With no Gordon Hayward or Daniel Theis for these playoffs, no Marcus Smart to start, and now questions about Irving’s availability, the question is how hard should Boston push to get Irving back for this postseason? Irving will push, it’s his nature, but the Celtics need to think bigger picture. Boston is poised to be a force in the East and maybe the team to beat next season, that should not be risked to make a splash this season. How motivated are the Celtics to push Irving for this season’s playoffs with a roster already decimated by injuries?

Doctor working with Kristaps Porzingis: “He’ll be better than ever”

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A disclaimer up front: I’m instantly suspicious of very optimistic people with grandiose claims. It feels like they are selling something, usually a form of snake oil.

Enter Dr. Carlon Colker, who is working with Knicks big man and franchise cornerstone Kristaps Porzingis on his recovery from a torn ACL last season. Porzingis is targeted for a return in the middle of next season (like when the calendar flips to 2019).

Colker has a much more aggressive and optimistic outlook for Porzingis, as he told the New York Post.

“Despite the talk, ‘The sky is falling, he’ll never be the same,’ that’s a bunch of horse s–t,’’ Colker told The Post. “He’ll be better than ever. He’s going to blow people away. If you’re around people who know what they’re doing, it’s not the end of the world. It’s the end of the world if you have the wrong people around you.”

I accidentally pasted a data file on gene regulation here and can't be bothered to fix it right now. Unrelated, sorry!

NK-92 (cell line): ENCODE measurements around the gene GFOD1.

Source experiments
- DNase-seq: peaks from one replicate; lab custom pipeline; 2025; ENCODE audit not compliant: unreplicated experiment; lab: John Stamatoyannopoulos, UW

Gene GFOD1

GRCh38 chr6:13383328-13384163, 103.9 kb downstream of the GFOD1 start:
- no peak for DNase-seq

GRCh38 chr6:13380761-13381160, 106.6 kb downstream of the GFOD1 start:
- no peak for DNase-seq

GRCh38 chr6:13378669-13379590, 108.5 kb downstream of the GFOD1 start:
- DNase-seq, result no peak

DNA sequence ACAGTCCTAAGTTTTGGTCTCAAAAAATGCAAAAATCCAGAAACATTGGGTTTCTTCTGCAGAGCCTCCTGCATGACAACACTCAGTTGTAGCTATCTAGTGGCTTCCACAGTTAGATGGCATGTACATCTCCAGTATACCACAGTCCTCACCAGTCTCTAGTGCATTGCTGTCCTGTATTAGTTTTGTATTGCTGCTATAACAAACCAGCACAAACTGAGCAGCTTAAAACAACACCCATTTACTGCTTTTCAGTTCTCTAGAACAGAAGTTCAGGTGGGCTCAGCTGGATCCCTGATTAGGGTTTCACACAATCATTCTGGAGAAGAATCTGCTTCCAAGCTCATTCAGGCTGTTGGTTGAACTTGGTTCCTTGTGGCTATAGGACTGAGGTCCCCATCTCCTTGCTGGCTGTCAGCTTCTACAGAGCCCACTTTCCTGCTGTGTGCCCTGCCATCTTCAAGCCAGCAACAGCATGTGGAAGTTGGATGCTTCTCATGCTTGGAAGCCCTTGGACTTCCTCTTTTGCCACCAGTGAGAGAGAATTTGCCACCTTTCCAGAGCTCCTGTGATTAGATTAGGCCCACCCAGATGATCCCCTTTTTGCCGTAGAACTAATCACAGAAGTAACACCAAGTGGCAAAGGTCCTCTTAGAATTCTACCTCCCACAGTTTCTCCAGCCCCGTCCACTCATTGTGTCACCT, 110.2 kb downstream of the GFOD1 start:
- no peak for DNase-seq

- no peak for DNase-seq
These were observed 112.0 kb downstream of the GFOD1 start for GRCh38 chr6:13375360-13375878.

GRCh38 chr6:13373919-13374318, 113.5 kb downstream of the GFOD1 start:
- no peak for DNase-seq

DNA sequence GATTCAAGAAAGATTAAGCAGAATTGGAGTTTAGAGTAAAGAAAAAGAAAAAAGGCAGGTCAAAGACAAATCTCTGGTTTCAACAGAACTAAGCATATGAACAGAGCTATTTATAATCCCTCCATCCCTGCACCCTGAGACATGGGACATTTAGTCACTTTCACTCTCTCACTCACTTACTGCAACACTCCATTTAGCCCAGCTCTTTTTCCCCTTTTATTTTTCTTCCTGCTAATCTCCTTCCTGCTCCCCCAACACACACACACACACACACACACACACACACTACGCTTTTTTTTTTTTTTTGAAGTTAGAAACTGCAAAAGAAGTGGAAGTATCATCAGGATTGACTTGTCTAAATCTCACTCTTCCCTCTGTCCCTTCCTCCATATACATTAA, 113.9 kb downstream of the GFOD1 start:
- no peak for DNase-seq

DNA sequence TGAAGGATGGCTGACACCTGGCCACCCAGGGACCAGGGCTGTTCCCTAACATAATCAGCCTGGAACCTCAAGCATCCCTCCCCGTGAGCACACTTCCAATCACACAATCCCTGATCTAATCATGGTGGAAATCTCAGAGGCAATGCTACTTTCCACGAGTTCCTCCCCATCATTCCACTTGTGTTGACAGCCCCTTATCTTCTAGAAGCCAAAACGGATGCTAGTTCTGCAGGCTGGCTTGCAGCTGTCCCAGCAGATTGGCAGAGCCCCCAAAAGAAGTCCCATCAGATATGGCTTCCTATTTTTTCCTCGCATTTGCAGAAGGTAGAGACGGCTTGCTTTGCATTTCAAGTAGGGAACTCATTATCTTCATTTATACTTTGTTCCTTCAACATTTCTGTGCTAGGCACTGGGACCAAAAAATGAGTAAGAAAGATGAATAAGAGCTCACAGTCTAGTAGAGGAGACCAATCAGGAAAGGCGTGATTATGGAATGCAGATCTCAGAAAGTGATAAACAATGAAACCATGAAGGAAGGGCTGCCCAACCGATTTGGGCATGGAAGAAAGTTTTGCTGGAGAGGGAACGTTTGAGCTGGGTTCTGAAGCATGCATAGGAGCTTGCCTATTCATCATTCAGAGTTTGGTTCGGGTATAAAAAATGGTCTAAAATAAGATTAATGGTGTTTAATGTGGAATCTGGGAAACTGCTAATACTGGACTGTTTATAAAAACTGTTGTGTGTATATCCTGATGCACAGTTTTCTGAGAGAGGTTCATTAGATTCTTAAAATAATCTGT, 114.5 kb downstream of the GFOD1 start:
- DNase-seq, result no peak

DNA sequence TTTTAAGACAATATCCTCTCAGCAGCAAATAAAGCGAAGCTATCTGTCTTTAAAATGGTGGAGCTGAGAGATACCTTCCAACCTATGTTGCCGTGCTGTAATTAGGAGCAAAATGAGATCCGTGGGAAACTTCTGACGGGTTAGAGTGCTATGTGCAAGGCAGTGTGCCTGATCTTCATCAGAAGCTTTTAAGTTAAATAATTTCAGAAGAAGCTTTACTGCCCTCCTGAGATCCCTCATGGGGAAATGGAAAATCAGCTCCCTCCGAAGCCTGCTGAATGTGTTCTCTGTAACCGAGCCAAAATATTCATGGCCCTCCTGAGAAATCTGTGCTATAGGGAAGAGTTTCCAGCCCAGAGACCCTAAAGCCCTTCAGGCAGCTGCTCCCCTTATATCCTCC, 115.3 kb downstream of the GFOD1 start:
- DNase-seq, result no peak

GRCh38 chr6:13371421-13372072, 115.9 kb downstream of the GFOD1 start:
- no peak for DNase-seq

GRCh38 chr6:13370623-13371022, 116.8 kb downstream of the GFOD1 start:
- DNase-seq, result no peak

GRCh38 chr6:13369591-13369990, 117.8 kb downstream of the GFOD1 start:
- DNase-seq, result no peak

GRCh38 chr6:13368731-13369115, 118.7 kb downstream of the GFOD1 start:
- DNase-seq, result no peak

With a doctorate specializing in sports performance, Colker’s job is strengthening Porzingis’ frame — everything but his damaged left knee….

“We have to deal with the ACL aspect in addition to the bigger picture. Rehabbing an ACL is straightforward. The important thing is be mindful of we’re rehabbing an ACL, but start establishing a power base, getting our balance, our flexibility back, working in conjunction with what the guys are doing on the ACL front. We’re bulking him up and giving him more muscle mass and strength, working on his upper body, doing a lot of hamstring work.”

Colker is part of an aggressive faction regarding ACL timetables. While the Knicks likely won’t let Porzingis play until around Christmas (the 10-month mark) at the earliest, Colker says he’ll have him ready for opening night.

Did anyone actually say the sky was falling?

Much of this makes a lot of sense — strengthening Porzingis’ base matters (it’s what has helped turn Rudy Gobert into a defensive force, the Jazz staff focused on his base, core, and hips). Functional training that strengthens muscles around the ACL matters. And with time, Porzingis can be back to what he was before and better.

The faster timeline… I’m not sold.